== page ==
July 12, 2024
Search
Close this search box.
Search
Close this search box.
July 12, 2024
Search
Close this search box.

Linking Northern and Central NJ, Bronx, Manhattan, Westchester and CT

“And He called to Moshe, and Hashem spoke to him from the ohel moed.” Rashi says that this teaches us that Hashem’s voice stopped, and didn’t project beyond the ohel moed. Not because the voice was low, for it says in Tehillim, “The voice of Hashem is powerful! The voice of Hashem is majestic! The voice of Hashem breaks cedars.”

It seems from Rashi that even though Hashem’s voice was booming when He spoke to Moshe in the ohel moed, it didn’t project beyond that limited scope. Rav Moshe Feinstein, zt”l, however, asks: If Hashem’s voice would only remain within the ohel moed, then why did it need to be so loud? It would have sufficed for it to be low! Indeed, it would seem—as Rav Yaakov Neiman wonders—that this seeming miracle of Hashem’s booming voice remaining confined within the ohel moed is useless! Would Hashem just perform a miracle for no purpose?

Likely, it happens to all of us: We may be preoccupied, or our minds are focused on something, and we simply just don’t hear the noisy traffic outside. We are thinking deeply about something, and we don’t hear the person next to us ask us a question, etc. The sounds, the voices and noises are there. But, we just don’t hear them. Similarly, but from a more spiritually-oriented stand-point, a person may be holding on a spiritual level where they may be either unable, or not willing, to hear Hashem’s messages that ring and boom throughout the world, or within our personal sphere of life—be it in the facade of current events, nature or those daily “coincidences” that we experience; And sometimes, they may occur and verberate through our very conscious. Is it that Hashem’s voice “stopped” before it reached us, or has it essentially reached us, but we just didn’t hear it?

Blending them together, Rabbi Feinstein and Rabbi Neiman seem to offer similar explanations, which I think could be understood along the following lines: When Rashi says that Hashem’s voice did not extend beyond the ohel moed, this could be teaching us that those who didn’t live their livese on an “ohel moed scale,” did not hear the voice. In theory, the rest of Am Yisrael could have heard it as well—if they were on the right level; if they really wanted to; if they would have brought themselves to a greater degree of spirituality and living a life of “ohel moed mode.” But only Moshe reached that lofty zone—so he heard it. So it wasn’t necessarily a miracle that the voice remained confined, since it could be that it indeed powerfully projected far beyond a small physical space, but only if one was “in the ohel moed”—if he lived an “ohel moed oriented life” could he hear it. Hashem’s voice wasn’t reduced but remained loud, and the rest of Am Yisrael—in theory—could have heard it if they were on the right spiritual level. (see “Kol Rom,” Vayikra; and “Darkei Mussar,” Vayikra).

Perhaps then, Hashem’s voice wasn’t just for Moshe, but for everyone. At times, we might not hear Hashem’s “voice,” but that doesn’t mean it doesn’t exist. Every Jew is, perhaps, capable of hearing and having Hashem’s voice—the way He communicates and the implied messages to take from it—penetrate his being. We might just need to be on the right level, or, we might just need to “tune in” to hear it. Famously noted, the letter “aleph” in “Vayikra” (“And He called”) is uniquely small. Why?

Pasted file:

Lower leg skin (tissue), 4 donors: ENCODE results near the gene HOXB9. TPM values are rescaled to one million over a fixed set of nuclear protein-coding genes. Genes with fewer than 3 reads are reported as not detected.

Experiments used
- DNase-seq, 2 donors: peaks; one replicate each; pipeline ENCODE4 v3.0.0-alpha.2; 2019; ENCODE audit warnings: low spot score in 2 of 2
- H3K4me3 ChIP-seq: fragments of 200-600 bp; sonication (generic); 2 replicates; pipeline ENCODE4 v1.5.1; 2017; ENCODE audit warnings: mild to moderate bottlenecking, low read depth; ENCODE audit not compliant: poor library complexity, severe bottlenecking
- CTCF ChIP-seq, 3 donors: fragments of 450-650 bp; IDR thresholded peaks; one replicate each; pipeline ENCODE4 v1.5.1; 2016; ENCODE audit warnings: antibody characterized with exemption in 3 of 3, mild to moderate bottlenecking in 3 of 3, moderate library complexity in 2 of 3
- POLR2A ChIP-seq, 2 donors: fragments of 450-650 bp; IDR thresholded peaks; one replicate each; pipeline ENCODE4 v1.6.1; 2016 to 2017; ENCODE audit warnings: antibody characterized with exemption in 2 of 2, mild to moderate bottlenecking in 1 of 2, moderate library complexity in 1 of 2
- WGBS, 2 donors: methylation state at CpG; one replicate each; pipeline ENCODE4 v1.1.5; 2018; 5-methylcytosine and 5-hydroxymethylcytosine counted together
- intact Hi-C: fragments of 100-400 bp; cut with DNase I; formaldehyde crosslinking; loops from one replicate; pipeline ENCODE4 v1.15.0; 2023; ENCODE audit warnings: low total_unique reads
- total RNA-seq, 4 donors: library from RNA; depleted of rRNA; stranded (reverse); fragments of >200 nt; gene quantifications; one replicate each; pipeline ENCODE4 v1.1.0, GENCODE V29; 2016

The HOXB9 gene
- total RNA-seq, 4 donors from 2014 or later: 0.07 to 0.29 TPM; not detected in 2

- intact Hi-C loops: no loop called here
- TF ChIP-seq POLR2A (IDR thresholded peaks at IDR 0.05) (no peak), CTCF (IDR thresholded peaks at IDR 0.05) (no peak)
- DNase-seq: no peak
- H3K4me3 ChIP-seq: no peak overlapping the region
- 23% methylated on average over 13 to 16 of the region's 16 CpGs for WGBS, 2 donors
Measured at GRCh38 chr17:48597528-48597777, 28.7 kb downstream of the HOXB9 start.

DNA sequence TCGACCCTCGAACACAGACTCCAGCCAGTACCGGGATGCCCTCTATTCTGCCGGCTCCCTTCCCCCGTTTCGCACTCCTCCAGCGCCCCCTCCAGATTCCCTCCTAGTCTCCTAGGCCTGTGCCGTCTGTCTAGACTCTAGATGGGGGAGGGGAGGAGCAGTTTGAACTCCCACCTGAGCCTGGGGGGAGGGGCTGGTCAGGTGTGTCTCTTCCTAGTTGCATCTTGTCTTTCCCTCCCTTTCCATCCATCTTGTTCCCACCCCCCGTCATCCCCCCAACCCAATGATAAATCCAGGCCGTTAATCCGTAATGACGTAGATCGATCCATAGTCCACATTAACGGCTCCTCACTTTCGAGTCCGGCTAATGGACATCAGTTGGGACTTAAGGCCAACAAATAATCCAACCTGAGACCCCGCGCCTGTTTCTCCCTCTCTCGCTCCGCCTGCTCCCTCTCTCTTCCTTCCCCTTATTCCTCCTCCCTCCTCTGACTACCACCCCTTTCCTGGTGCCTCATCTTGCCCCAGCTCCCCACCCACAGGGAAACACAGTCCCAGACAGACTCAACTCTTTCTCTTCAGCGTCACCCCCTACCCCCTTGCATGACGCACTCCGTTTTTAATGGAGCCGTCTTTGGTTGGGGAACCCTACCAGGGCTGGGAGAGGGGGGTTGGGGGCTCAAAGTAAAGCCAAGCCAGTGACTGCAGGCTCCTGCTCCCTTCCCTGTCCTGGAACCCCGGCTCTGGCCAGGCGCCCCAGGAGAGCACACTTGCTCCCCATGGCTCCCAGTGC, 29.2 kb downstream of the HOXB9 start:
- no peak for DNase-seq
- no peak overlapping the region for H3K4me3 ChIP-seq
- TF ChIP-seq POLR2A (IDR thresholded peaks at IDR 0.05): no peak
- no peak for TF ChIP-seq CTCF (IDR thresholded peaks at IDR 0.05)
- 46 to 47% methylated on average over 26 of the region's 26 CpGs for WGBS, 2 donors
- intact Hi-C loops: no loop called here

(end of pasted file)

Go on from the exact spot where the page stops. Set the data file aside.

In Likutei Moharan by Rav Nachman of Breslov, its written: “A Jewish person must always focus on and ponder the intellectual depth of every thing and matter, and connect himself to the wisdom and inner intelligence that exists in everything, in order for it to inspire him to come close to Hashem…” The very basic idea here is that a Jew is to see Hashem’s wisdom, providence and glory, in every single matter in life, and engaging as such can draw a person closer to Hashem. Based on this, the sefer Zot HaTorah explains that since nothing in the world can exist without Hashem, so when a person lends his ear to listen to the inner voice that resonates within every facet of creation, then he can hear Hashem’s voice. Rav Nachman elsewhere states that every matter in the world “screams” of Hashem’s glory, as it is stated (Yeshaya, 6:3), “The whole world is filled with His glory.” Hence, Hashem is always calling to us and hints to us to come close to Him. “Aleph” is a reference to Hashem as the “Alufo shel olam, Master of the universe.” Thus, the aleph being small teaches us that Hashem—the “Alufo” shel olam—is hidden in every facet of creation and the world. If we would seek Him out, then we could hear Him speaking to us.

Pirkei Avot states, “Every single day a Heavenly voice emanates from Mount Horeb (Har Sinai), proclaiming and saying, ‘Woe to them, to the people, because of [their] insult to the Torah!’” (6:2). A daily occurence! Do we hear this Heavenly voice? Rav Elyah Dessler quotes the Ba’al Shem Tov who said that from this Heavenly voice dangle small thoughts of repentance that present themselves to a person (Michtav M’Eliyahu, 1, p. 234). The voice of improvement, growth and connection to Hashem penetrates our essence. If we would tune in, we might hear it.

Hashem is here, Hashem is there and Hashem’s voice truly rings out from everywhere; In Hashem’s desire for us to attain a closer connection to Him, He calls out to us, whether it’s through the external world around us—nature, world events, daily life—or internally,within our own conscious. If we would tune in and listen up, then we may hear it.


Binyamin is a graduate of Yeshivas Rabbeinu Yitzchok Elchanan, and of Wurzweiler School of Social Work.

Leave a Comment

Most Popular Articles